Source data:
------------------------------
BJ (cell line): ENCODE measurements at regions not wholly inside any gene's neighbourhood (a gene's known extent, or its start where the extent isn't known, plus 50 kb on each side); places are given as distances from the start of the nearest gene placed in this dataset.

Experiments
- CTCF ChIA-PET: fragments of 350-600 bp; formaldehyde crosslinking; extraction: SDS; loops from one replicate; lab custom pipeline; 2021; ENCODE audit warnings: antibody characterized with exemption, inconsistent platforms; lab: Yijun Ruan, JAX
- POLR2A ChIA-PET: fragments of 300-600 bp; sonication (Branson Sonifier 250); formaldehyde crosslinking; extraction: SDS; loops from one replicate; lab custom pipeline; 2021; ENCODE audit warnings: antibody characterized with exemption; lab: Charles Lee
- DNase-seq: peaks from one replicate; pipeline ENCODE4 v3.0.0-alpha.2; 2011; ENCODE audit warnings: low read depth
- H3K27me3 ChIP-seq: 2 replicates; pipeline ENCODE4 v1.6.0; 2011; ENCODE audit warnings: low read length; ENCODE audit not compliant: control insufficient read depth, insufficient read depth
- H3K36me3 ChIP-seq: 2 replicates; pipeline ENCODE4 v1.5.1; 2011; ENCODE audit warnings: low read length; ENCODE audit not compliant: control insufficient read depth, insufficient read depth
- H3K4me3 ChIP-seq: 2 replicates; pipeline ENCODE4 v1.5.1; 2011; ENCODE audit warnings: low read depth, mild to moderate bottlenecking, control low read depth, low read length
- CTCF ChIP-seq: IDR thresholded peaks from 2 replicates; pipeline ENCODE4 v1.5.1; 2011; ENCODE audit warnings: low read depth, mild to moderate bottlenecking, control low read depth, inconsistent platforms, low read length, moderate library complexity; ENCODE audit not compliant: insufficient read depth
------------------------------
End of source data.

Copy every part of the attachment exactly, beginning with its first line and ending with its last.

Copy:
BJ (cell line): ENCODE measurements at regions not wholly inside any gene's neighbourhood (a gene's known extent, or its start where the extent isn't known, plus 50 kb on each side); places are given as distances from the start of the nearest gene placed in this dataset.

Experiments
- CTCF ChIA-PET: fragments of 350-600 bp; formaldehyde crosslinking; extraction: SDS; loops from one replicate; lab custom pipeline; 2021; ENCODE audit warnings: antibody characterized with exemption, inconsistent platforms; lab: Yijun Ruan, JAX
- POLR2A ChIA-PET: fragments of 300-600 bp; sonication (Branson Sonifier 250); formaldehyde crosslinking; extraction: SDS; loops from one replicate; lab custom pipeline; 2021; ENCODE audit warnings: antibody characterized with exemption; lab: Charles Lee
- DNase-seq: peaks from one replicate; pipeline ENCODE4 v3.0.0-alpha.2; 2011; ENCODE audit warnings: low read depth
- H3K27me3 ChIP-seq: 2 replicates; pipeline ENCODE4 v1.6.0; 2011; ENCODE audit warnings: low read length; ENCODE audit not compliant: control insufficient read depth, insufficient read depth
- H3K36me3 ChIP-seq: 2 replicates; pipeline ENCODE4 v1.5.1; 2011; ENCODE audit warnings: low read length; ENCODE audit not compliant: control insufficient read depth, insufficient read depth
- H3K4me3 ChIP-seq: 2 replicates; pipeline ENCODE4 v1.5.1; 2011; ENCODE audit warnings: low read depth, mild to moderate bottlenecking, control low read depth, low read length
- CTCF ChIP-seq: IDR thresholded peaks from 2 replicates; pipeline ENCODE4 v1.5.1; 2011; ENCODE audit warnings: low read depth, mild to moderate bottlenecking, control low read depth, inconsistent platforms, low read length, moderate library complexity; ENCODE audit not compliant: insufficient read depth